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September 03, 2006

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jsturges

Chris,

By "Adam" are you asserting a biological tendency toward sin?

And how much credibility do you give to the fear of death? I've lost that fear -- except in the lizard-brain reflexes that make us remove our hands from hot stoves, for example -- but going to Abraham's bosom looks pretty good as an option to lingering in the throes of cancer or dementia. What's to fear? Certainly not the unknown.

YHWH told Israel that the punishment for failing to follow the Law, perfectly, was to be death. And then He came as Jesus to free us from that promise. Why, now, fear?

Faithfully,

Chris Jones

By "Adam" are you asserting a biological tendency toward sin?

Strictly speaking, I'm not "asserting" anything. I'm presenting two alternative interpretations of Ro 5.12 and asking for comment about them. But the traditional Western, Augustinian view of Ro 5.12 actually does amount to something like a "biological" tendency towards sin. The Latin translation of the Scriptures that St Augustine had available to him translated εφ ω παντες ημαρτον with the Latin in quem omnes peccaverunt "in whom all have sinned"; and St Augustine worked from that phrase to the notion that the entire human race somehow pre-existed "in Adam" and therefore took part in his sin. That is pretty close to a "biological" explanation of original sin.

how much credibility do you give to the fear of death?

I give quite a bit of credibility to it. Remember, though, that both Ro 5.12 and Hb 2.15 (and the doctrine of original sin generally) are concerned with the state of the human being after the Fall but before regeneration; that is to say, it's not about the condition of those who have been baptized and are therefore in Christ. Hb 2.15 says that Christ died in order to deliver them who through fear of death were all their lifetime subject to bondage; but He has died and through that death He has defeated death, and we who are in Christ have been delivered from bondage and no longer need fear death.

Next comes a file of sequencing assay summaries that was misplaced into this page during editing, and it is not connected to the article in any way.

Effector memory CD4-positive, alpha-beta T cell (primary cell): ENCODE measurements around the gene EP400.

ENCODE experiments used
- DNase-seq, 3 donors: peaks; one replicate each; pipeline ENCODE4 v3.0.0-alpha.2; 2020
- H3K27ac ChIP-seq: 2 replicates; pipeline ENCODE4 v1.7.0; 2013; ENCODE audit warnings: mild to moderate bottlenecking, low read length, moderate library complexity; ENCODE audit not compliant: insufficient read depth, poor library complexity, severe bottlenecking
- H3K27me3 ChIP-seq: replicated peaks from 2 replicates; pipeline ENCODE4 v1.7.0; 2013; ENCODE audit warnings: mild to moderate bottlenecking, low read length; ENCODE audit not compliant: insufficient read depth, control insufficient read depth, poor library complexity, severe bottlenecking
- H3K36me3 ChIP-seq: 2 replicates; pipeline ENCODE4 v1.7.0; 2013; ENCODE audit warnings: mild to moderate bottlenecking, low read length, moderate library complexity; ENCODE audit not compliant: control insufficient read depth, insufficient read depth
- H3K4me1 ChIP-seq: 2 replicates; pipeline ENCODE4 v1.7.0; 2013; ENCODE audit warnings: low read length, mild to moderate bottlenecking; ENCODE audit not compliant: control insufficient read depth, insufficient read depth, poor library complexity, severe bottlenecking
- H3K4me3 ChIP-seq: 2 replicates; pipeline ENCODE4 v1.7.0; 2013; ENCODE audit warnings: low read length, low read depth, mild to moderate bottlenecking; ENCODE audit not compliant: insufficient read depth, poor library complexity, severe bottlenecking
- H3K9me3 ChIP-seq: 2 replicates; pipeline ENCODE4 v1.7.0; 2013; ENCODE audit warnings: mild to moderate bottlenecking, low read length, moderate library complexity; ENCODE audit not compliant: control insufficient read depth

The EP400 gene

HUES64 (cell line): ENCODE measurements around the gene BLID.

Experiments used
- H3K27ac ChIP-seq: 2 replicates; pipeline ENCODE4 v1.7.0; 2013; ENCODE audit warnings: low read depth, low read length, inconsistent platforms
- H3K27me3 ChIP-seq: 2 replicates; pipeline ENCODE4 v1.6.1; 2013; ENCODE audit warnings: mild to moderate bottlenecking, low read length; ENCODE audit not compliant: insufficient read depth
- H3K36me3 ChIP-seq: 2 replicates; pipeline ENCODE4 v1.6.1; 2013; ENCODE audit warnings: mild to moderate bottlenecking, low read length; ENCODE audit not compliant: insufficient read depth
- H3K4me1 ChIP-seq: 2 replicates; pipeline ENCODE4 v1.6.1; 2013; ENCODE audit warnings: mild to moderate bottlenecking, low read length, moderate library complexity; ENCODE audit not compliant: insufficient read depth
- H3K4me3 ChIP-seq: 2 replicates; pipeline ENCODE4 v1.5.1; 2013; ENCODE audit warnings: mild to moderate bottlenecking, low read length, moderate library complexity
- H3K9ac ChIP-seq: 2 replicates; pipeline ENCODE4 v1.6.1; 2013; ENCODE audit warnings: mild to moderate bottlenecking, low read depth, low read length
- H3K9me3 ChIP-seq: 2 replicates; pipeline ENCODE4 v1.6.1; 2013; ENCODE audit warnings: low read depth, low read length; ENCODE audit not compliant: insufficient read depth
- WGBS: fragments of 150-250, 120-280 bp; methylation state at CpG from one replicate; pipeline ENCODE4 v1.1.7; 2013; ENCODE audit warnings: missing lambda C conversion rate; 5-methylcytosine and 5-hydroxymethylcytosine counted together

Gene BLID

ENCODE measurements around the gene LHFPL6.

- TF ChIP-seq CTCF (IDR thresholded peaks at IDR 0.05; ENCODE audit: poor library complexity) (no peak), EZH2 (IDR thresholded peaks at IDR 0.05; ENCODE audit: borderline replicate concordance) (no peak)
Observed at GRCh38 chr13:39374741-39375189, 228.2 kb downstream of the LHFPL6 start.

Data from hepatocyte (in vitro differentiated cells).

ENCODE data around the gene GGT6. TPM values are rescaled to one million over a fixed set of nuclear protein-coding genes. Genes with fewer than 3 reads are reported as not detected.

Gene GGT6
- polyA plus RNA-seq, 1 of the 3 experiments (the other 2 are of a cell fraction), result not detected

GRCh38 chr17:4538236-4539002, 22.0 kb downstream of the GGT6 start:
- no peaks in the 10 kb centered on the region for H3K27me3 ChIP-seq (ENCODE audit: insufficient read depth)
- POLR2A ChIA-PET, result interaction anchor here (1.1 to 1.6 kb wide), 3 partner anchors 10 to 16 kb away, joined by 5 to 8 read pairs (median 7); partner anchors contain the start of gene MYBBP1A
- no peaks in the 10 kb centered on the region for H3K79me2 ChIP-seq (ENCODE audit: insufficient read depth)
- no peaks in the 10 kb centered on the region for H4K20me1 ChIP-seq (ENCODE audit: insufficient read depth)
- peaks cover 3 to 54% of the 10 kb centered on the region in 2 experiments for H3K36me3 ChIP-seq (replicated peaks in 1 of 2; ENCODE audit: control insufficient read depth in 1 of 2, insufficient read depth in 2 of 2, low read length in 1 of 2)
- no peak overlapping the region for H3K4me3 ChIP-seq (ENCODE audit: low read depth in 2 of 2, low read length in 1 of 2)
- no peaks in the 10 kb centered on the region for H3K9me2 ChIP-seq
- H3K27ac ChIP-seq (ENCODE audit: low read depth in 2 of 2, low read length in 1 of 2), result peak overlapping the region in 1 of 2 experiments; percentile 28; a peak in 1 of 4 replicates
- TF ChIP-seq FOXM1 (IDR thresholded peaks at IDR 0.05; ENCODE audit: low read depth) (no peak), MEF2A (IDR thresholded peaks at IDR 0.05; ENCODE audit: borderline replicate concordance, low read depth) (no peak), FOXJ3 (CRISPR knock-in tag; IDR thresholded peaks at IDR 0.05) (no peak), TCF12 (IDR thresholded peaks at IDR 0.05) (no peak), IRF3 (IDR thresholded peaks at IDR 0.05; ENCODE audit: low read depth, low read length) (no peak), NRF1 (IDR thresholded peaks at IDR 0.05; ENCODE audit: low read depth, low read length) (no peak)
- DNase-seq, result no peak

That is not to say that the old Adam does not remain with us, and that we no longer need to struggle with sin; of course, we do. But the fundamental victory has been won through Jesus' resurrection from the dead. Our struggle is to keep the faith so that we do not fall away, and so that we may, in the end, receive the crown of life that He has won for us. The fear of death remains, but we must exorcize it as the demonic illusion that it is.

Camassia

I'm not seeing the Romans passage demanding an "inheritance" reading. It seems to be saying that one man sinned, so death entered the world, and because we all die we all sin. That seems to agree with the James passage. I think that works whether "which" refers to Adam or to death; the Adam version seems to be saying "because of what this guy did, we're all sinners," which works with either theory.

What I have more trouble squaring this with is the fact that the original Genesis story makes it sound like Adam and Eve would have had to eat the tree of life in order to become immortal, and so death already existed when the humans came along. I'm not quite sure how the apostles were reading that aspect of the tale.

Cheryl

What I have more trouble squaring this with is the fact that the original Genesis story makes it sound like Adam and Eve would have had to eat the tree of life in order to become immortal, and so death already existed when the humans came along. I'm not quite sure how the apostles were reading that aspect of the tale.

I'm not sure one follows from another (ie Adam/Eve had yet to grasp "immortality" THEREFORE, they were subjected to death).

I think alot of it has to do with how we define, "immortality". If we define it as "endless duration (of life)" and "death" as cessation (of life) ("death" is actually a gradual current state, rather than a futuristic one), then we could say that, Adam/Eve when they approached the tree, were living in the, "now". (If that makes sense). Both endless duration (of life) and cessation (of life) lay at their doorstep, but neither was a reality, until that ate of the tree.

Cheryl

It's good to see you posting again Chris.

Todd Granger

Chris (et al), correct me if I'm mistaken about this, but isn't there at least a strain of Orthodox thought that says that humanity sins because we die, not vice versa? If so, this interpretation of Romans 5:12 through Hebrews 2:15 would be spot on.

Sorry to have joined the discussion so belatedly.

Chris Jones

Todd,

Thanks for your comment. However tardy, it is welcome.

There is indeed a prominent strain in Orthodox thought that says "humanity sins because we die", although they would not say "not vice versa". They would say "both/and". It would be hard to say "not vice versa" and square that with "the wages of sin is death".

The fact that the interpretation that I present here tallies with that part of Orthodox thought is certainly no coincidence. I was Orthodox for a number of years, and a theological student (albeit part-time, in "night school") for a time. The specific understanding of Ro 5.12 which I present here was taught to me by my theology professor, Fr Alexander Golitzin (then a missionary in the Diocese of the West, now a professor of theology at Marquette University).

What is new to me is not this way of looking at Ro 5.12, but the support given to it by Hb 2.15.

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